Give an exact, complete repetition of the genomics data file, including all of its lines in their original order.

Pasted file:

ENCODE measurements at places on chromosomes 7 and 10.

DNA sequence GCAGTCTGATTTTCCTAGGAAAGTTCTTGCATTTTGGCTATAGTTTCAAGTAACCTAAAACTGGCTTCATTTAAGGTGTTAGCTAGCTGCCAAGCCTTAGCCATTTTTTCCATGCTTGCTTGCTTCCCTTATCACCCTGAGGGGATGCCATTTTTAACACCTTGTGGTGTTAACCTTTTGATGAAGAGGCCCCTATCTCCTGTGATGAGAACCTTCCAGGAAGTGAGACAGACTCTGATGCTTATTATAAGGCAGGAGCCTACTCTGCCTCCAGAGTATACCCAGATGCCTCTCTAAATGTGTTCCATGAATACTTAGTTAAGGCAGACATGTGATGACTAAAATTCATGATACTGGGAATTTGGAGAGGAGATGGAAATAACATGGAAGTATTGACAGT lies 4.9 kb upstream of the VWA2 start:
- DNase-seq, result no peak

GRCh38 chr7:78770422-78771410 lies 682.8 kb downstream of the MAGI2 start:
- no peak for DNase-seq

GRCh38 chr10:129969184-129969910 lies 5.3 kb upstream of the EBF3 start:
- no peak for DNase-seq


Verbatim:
ENCODE measurements at places on chromosomes 7 and 10.

DNA sequence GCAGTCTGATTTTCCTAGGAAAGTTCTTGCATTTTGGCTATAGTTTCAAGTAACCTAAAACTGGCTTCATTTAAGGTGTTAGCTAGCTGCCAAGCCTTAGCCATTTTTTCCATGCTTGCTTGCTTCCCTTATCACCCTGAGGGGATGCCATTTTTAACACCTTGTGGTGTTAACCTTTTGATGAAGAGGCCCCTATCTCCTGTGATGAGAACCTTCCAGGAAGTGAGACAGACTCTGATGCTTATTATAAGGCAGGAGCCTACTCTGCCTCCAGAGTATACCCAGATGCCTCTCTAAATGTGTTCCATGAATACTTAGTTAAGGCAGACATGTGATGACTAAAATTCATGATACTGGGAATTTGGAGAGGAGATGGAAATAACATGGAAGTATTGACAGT lies 4.9 kb upstream of the VWA2 start:
- DNase-seq, result no peak

GRCh38 chr7:78770422-78771410 lies 682.8 kb downstream of the MAGI2 start:
- no peak for DNase-seq

GRCh38 chr10:129969184-129969910 lies 5.3 kb upstream of the EBF3 start:
- no peak for DNase-seq